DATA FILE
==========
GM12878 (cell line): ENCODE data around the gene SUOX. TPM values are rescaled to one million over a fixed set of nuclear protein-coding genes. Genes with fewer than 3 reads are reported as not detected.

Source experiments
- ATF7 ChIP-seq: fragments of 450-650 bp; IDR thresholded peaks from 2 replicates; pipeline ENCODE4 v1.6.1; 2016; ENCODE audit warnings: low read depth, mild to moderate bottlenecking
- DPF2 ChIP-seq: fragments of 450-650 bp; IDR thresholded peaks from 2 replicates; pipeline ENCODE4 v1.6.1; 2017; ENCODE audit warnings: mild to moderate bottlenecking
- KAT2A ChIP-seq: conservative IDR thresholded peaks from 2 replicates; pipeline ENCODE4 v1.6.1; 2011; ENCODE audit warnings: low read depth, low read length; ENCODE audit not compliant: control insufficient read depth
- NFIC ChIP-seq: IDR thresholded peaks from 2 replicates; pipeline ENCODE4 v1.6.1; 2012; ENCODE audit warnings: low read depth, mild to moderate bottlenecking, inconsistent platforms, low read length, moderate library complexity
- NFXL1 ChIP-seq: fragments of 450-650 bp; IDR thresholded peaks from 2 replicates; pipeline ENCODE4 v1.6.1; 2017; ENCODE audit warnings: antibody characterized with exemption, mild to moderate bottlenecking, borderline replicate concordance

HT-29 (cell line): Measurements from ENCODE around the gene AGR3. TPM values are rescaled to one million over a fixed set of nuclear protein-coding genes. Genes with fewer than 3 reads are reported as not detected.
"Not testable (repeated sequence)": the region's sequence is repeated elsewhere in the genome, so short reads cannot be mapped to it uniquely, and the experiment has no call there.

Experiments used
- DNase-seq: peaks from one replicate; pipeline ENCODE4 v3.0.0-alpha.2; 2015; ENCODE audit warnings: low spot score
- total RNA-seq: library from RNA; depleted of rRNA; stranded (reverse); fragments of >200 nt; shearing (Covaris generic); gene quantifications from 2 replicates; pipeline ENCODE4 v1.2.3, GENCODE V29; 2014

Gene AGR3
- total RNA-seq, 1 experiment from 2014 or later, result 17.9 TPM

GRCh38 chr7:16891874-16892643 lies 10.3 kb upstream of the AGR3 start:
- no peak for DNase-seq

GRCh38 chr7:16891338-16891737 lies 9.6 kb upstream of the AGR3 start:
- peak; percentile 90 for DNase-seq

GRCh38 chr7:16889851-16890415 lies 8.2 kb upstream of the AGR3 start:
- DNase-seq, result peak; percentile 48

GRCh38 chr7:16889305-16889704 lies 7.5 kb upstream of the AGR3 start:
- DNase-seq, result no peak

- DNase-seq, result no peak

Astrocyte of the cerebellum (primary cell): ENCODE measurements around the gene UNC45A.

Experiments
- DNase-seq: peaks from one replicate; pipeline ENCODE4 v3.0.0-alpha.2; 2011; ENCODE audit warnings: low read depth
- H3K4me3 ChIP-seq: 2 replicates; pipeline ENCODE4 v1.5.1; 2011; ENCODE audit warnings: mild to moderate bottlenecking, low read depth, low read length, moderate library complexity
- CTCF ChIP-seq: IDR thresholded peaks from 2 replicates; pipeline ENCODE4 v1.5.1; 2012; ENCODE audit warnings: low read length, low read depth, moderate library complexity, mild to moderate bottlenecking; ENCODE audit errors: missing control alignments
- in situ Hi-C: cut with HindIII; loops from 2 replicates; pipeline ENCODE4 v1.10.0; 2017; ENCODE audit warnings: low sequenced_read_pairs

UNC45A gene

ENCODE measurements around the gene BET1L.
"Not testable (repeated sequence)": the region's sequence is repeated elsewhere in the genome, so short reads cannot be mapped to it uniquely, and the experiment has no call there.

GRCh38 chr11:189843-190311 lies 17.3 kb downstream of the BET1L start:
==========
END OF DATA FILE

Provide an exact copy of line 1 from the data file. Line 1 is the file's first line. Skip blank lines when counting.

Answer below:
GM12878 (cell line): ENCODE data around the gene SUOX. TPM values are rescaled to one million over a fixed set of nuclear protein-coding genes. Genes with fewer than 3 reads are reported as not detected.